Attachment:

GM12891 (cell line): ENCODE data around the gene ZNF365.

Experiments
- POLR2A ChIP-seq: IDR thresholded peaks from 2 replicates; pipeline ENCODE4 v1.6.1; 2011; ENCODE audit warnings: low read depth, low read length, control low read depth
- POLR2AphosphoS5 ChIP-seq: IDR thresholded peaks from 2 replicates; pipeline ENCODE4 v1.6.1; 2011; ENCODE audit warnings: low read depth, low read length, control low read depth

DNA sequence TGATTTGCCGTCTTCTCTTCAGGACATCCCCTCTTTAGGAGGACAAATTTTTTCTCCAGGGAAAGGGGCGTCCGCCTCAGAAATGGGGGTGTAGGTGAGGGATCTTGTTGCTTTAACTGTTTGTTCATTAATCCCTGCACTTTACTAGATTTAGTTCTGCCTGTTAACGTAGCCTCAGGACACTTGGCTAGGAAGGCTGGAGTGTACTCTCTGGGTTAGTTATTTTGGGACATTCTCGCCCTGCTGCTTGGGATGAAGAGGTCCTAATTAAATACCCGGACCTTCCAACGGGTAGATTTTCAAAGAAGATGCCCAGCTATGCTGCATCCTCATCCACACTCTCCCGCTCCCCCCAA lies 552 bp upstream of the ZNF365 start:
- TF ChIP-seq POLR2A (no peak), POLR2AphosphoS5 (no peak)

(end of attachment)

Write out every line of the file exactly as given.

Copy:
GM12891 (cell line): ENCODE data around the gene ZNF365.

Experiments
- POLR2A ChIP-seq: IDR thresholded peaks from 2 replicates; pipeline ENCODE4 v1.6.1; 2011; ENCODE audit warnings: low read depth, low read length, control low read depth
- POLR2AphosphoS5 ChIP-seq: IDR thresholded peaks from 2 replicates; pipeline ENCODE4 v1.6.1; 2011; ENCODE audit warnings: low read depth, low read length, control low read depth

DNA sequence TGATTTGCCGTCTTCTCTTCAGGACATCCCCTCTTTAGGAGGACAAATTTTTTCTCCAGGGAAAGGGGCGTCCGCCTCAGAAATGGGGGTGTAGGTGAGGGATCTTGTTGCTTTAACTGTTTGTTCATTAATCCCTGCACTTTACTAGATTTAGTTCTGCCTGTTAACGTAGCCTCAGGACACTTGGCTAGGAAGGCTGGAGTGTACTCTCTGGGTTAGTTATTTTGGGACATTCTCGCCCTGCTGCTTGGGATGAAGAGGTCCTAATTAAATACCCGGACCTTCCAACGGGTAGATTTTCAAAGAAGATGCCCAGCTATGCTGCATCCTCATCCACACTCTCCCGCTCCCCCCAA lies 552 bp upstream of the ZNF365 start:
- TF ChIP-seq POLR2A (no peak), POLR2AphosphoS5 (no peak)